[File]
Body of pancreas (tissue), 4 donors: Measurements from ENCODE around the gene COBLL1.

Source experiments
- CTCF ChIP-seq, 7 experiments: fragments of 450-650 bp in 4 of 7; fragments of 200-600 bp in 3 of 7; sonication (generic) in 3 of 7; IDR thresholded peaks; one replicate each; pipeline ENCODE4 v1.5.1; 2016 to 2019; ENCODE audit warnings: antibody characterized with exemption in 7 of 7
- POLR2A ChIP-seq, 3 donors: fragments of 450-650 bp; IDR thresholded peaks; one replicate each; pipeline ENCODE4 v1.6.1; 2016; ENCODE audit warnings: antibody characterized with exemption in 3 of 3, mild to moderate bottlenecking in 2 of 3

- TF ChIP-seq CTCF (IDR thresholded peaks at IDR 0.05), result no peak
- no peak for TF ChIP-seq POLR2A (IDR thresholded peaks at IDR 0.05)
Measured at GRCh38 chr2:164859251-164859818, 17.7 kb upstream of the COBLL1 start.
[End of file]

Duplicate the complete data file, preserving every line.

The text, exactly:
Body of pancreas (tissue), 4 donors: Measurements from ENCODE around the gene COBLL1.

Source experiments
- CTCF ChIP-seq, 7 experiments: fragments of 450-650 bp in 4 of 7; fragments of 200-600 bp in 3 of 7; sonication (generic) in 3 of 7; IDR thresholded peaks; one replicate each; pipeline ENCODE4 v1.5.1; 2016 to 2019; ENCODE audit warnings: antibody characterized with exemption in 7 of 7
- POLR2A ChIP-seq, 3 donors: fragments of 450-650 bp; IDR thresholded peaks; one replicate each; pipeline ENCODE4 v1.6.1; 2016; ENCODE audit warnings: antibody characterized with exemption in 3 of 3, mild to moderate bottlenecking in 2 of 3

- TF ChIP-seq CTCF (IDR thresholded peaks at IDR 0.05), result no peak
- no peak for TF ChIP-seq POLR2A (IDR thresholded peaks at IDR 0.05)
Measured at GRCh38 chr2:164859251-164859818, 17.7 kb upstream of the COBLL1 start.